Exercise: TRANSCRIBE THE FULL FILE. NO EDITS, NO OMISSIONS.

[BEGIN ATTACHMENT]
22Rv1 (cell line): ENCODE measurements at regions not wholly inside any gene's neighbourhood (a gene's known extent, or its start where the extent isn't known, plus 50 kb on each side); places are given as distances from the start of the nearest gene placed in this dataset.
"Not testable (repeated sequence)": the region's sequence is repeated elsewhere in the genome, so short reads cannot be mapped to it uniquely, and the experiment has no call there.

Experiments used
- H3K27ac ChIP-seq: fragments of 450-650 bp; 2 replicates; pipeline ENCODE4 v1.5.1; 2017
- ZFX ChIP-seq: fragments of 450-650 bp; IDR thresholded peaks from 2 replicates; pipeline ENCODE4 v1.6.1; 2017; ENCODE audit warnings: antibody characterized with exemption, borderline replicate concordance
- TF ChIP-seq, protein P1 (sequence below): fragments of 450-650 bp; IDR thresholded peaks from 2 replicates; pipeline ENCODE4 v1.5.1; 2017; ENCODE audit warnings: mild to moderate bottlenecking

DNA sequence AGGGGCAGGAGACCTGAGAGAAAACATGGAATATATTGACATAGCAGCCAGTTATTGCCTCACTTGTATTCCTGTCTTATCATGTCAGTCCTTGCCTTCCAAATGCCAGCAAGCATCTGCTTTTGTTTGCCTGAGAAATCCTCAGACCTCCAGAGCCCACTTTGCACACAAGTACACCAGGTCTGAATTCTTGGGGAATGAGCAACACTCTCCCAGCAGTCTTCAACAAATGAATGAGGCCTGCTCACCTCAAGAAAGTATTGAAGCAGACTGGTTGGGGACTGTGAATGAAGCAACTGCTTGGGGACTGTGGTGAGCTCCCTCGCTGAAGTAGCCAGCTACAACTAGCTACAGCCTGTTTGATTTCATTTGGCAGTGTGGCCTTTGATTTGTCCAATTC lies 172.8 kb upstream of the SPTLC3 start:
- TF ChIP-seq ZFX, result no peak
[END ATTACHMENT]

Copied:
22Rv1 (cell line): ENCODE measurements at regions not wholly inside any gene's neighbourhood (a gene's known extent, or its start where the extent isn't known, plus 50 kb on each side); places are given as distances from the start of the nearest gene placed in this dataset.
"Not testable (repeated sequence)": the region's sequence is repeated elsewhere in the genome, so short reads cannot be mapped to it uniquely, and the experiment has no call there.

Experiments used
- H3K27ac ChIP-seq: fragments of 450-650 bp; 2 replicates; pipeline ENCODE4 v1.5.1; 2017
- ZFX ChIP-seq: fragments of 450-650 bp; IDR thresholded peaks from 2 replicates; pipeline ENCODE4 v1.6.1; 2017; ENCODE audit warnings: antibody characterized with exemption, borderline replicate concordance
- TF ChIP-seq, protein P1 (sequence below): fragments of 450-650 bp; IDR thresholded peaks from 2 replicates; pipeline ENCODE4 v1.5.1; 2017; ENCODE audit warnings: mild to moderate bottlenecking

DNA sequence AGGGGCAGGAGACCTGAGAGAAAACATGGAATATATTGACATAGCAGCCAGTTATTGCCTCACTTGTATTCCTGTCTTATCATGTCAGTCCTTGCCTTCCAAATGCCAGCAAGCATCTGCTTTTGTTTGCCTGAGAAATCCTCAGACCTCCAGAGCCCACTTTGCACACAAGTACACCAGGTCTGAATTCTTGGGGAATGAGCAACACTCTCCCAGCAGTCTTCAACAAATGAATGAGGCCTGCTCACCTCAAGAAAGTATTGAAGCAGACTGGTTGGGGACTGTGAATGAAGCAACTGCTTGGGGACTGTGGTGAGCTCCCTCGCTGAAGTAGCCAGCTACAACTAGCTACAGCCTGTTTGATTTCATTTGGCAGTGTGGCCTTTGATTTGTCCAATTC lies 172.8 kb upstream of the SPTLC3 start:
- TF ChIP-seq ZFX, result no peak